It was a tremendous week of market volatility for every asset class on Wall Street. It is still all about inflation and what will be the reaction from central banks. A challenging inflation and growth mix have driven investor concerns that the Fed won’t be able to deliver a soft landing.
The upcoming week is filled with a wrath of central bank speak, world leaders meet, and economic data that could show signs that the economy is losing momentum. Fed Chair Powell will speak on Tuesday and he is expected to affirm expectations that the Fed will stick with a half-point rate increase in June. Most of the US economic data will likely show that the economy is seeing a slowdown with manufacturing activity and that the housing market is cooling, while the US consumer is still doing its best withstanding widespread price increases.
A big part of the inflation story is energy prices and many traders will pay close attention to both if the EU does delay a ban on Russian oil and if Iran is able to make any progress in reviving its nuclear deal.
The upcoming week is filled with a wrath of economic data and corporate earnings that will provide the latest update on the US consumer. Investors will still fixate over a wrath of Fed speak that should mostly confirm the Fed’s set course of tightening over the next couple of policy decisions.
King dollar has not provided any signs that it is ready to give up its crown, but that could change if risk appetite is able to find its footing. The stock market selloff is showing signs of exhaustion and if investors show they are ready to ‘buy the dip’, the dollar could be ripe for a pullback.
On Monday the Empire Manufacturing Survey is expected to show activity sharply decelerated in May. Tuesday is a big day, as traders will focus on the latest retail sales report that should show April was a better month of spending by the consumer, Walmart reports before the opening bell, and Fed Chair Powell’s gives an afternoon interview with the Wall Street Journal. Wednesday is mostly about housing data that should show that the market is cooling. Thursday will have another release of jobless claims which could show the labor market remains tight.
The BoE may not have been as behind the curve as other central banks but the country is still heading for more than 10% inflation and a recession if the central bank’s forecasts are to be believed. The data next week could indicate how pessimistic or, worse, optimistic these forecasts are. Unemployment, retail sales and CPI inflation make up the UK data dump next week.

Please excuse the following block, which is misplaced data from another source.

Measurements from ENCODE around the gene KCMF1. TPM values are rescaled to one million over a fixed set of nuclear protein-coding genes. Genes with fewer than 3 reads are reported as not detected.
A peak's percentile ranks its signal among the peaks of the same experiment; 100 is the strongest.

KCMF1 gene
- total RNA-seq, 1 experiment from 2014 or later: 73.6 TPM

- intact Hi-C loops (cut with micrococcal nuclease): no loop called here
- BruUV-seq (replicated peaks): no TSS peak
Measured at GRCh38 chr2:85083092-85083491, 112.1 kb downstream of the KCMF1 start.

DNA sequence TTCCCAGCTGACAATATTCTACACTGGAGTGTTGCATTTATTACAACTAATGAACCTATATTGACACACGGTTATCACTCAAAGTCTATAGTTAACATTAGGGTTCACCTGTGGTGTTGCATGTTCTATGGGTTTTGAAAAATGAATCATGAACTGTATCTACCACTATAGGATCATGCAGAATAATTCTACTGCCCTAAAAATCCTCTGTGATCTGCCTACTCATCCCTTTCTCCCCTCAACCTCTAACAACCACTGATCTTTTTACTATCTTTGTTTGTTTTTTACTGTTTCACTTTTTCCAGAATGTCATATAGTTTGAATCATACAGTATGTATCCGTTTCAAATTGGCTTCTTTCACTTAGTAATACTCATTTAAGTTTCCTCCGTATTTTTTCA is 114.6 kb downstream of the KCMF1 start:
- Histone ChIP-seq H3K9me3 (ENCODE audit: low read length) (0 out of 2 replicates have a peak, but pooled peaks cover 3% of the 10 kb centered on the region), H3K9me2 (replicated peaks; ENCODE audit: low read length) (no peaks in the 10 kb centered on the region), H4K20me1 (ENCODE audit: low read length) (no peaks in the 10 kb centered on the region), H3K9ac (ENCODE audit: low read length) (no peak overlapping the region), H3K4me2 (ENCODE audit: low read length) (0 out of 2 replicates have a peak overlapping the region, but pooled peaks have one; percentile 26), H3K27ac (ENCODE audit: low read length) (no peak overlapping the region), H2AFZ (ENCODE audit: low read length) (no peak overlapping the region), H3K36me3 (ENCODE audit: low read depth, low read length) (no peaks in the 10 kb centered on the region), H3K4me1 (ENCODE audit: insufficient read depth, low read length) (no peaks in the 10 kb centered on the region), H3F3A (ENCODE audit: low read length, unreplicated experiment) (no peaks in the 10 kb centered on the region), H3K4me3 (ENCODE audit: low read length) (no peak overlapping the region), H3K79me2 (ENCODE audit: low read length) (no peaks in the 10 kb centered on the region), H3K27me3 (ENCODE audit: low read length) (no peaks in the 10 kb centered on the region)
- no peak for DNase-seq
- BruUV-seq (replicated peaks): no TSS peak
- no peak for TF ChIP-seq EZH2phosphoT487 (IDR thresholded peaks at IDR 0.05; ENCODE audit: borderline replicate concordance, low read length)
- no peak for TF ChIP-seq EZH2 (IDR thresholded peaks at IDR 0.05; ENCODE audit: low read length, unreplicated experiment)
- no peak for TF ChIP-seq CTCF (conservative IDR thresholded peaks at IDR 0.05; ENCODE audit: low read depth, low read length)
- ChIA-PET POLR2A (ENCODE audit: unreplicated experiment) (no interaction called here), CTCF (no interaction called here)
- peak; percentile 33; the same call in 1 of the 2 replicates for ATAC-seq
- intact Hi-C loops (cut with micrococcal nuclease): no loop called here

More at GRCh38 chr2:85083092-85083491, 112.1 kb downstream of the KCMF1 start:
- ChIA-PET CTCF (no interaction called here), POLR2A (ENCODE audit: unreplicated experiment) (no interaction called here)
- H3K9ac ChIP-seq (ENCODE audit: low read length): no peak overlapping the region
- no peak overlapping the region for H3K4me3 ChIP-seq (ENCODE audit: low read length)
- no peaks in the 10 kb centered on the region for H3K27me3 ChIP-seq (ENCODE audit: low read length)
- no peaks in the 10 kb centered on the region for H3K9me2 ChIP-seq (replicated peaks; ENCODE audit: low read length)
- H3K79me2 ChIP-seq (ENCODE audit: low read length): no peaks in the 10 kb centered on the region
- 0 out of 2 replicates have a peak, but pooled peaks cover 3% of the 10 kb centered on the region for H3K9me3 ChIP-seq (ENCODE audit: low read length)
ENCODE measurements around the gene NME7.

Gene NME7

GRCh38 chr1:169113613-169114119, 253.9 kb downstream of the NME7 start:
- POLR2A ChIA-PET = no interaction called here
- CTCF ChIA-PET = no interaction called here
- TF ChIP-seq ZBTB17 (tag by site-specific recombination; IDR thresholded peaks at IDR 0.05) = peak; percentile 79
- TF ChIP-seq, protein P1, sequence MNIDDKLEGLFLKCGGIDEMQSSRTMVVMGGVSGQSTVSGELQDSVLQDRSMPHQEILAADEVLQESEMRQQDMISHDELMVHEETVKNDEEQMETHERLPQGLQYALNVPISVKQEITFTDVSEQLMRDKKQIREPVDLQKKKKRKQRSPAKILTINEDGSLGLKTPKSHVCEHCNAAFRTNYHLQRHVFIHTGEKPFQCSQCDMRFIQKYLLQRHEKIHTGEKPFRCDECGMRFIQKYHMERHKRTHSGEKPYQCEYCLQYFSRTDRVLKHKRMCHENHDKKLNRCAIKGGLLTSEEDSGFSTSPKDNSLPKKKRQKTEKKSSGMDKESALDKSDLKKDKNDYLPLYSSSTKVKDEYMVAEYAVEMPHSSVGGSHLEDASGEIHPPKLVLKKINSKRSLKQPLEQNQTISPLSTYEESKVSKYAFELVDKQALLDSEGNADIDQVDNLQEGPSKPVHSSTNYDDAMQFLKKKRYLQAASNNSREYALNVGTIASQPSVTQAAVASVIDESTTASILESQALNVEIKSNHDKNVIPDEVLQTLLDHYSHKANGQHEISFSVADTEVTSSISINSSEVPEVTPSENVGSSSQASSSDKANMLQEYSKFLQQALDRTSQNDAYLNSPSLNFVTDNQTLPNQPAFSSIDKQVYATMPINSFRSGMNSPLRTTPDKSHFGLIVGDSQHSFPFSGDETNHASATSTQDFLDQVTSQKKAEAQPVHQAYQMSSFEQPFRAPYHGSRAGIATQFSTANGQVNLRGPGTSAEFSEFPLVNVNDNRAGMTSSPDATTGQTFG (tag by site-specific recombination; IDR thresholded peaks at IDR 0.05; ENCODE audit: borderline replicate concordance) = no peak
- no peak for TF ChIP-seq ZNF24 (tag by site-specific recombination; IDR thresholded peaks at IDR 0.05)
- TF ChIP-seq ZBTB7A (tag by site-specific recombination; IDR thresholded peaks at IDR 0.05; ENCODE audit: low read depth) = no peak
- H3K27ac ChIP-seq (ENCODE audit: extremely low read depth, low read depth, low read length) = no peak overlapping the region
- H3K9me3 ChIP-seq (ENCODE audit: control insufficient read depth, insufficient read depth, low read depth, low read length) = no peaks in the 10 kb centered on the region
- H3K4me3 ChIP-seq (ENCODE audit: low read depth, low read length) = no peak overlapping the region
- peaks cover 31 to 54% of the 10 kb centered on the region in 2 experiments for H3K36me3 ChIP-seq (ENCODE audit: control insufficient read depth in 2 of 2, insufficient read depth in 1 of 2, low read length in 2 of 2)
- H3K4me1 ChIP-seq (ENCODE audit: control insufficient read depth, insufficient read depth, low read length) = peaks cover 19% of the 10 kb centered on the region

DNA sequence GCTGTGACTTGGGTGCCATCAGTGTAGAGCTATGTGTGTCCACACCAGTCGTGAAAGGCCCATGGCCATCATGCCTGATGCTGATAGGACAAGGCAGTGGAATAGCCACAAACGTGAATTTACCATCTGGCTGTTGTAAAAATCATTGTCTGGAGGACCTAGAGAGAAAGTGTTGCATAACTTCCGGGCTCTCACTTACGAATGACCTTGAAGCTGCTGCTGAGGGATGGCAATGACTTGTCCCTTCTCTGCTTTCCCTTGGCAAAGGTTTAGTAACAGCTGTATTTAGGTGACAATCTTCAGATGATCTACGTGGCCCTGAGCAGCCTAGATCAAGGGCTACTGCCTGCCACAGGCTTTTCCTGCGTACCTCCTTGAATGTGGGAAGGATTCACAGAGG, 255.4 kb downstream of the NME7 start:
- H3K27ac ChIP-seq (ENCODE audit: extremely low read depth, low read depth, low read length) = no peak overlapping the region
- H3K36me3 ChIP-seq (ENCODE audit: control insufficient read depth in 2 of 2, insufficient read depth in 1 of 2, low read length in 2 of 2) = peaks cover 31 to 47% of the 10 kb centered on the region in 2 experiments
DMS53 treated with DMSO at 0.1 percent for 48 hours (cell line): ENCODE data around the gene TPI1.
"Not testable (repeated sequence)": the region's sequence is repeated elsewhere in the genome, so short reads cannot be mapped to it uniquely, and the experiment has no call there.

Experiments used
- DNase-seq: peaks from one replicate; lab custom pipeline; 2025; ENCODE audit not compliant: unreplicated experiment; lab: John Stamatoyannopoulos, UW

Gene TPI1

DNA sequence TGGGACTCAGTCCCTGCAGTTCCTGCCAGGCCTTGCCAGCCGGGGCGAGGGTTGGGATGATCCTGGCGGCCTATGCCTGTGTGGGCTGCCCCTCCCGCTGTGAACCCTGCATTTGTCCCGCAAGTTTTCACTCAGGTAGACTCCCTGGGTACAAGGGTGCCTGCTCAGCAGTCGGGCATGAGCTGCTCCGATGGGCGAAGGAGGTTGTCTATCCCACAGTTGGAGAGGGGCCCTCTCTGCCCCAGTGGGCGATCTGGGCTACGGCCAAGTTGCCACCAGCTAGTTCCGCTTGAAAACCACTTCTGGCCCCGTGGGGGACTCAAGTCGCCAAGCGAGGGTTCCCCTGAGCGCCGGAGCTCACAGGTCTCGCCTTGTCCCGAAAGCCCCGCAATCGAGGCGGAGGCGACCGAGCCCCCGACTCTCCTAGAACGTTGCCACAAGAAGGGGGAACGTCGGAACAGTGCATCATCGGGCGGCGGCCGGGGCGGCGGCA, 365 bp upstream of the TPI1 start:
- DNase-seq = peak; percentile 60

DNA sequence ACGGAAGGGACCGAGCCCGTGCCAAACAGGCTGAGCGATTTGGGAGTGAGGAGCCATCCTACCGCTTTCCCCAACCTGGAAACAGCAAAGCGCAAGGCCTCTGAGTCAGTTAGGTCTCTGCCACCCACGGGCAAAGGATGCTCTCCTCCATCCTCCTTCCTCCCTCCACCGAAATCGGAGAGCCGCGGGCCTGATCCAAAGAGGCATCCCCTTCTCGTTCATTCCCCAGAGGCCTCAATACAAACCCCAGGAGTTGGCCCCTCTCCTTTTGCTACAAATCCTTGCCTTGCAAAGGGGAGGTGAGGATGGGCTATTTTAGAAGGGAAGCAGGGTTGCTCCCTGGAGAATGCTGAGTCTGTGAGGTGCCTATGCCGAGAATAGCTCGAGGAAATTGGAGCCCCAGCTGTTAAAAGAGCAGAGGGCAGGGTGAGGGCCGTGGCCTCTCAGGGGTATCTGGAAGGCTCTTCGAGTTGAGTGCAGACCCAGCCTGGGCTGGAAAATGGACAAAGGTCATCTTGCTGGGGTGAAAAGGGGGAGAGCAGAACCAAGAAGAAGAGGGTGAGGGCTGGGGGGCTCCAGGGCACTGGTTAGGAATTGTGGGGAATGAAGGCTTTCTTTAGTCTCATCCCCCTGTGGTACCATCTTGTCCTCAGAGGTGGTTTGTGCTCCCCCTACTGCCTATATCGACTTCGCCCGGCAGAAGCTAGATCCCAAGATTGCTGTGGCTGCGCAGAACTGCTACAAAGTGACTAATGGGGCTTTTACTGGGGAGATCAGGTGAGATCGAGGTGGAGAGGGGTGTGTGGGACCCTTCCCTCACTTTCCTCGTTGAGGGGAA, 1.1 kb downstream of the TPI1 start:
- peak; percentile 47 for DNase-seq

We’ll also hear from some policymakers, although the message may not deviate too much from what we heard last week unless the data drastically surprises one way or another. The standout here is naturally the monetary policy report hearing which takes place on Monday in front of the Treasury Select Committee with Governor Andrew Bailey, Deputy Governor Sir Dave Ramsden, Jonathan Haskel and Michael Saunders in attendance.
It would appear the ECB has finally come around to the idea that the inflation problem is not going to solve itself, with numerous policymakers in recent weeks indicating that July is a live meeting once net asset purchases end. Even President Lagarde hinted at such, meaning once again a central bank has eventually come around to the market’s way of thinking. And probably too late to avoid substantial pain. With that in mind, the flash GDP and final inflation data will be eyed but it’s what policymakers have to say that will be most important. And next week, there’s plenty of them making appearances.
The EU is still working towards a Russian oil embargo that is facing opposition from Hungary while companies continue to look for workarounds to the rouble gas payment demands.
The Russian energy sector remains a key focal point in the markets as the country seeks to make life uncomfortable for “unfriendly” gas purchasers and the EU seeks to ban imports of its oil.
A light data week with preliminary GDP the only notable release on Wednesday.
The SARB is expected to raise interest rates by 50 basis points to 4.75% on Thursday in an attempt to finally get to grips with inflation, which is currently running at 5.9%; the upper end of its 3-6% range. April inflation data is released a day before the SARB meeting which may influence how aggressively they hike rates.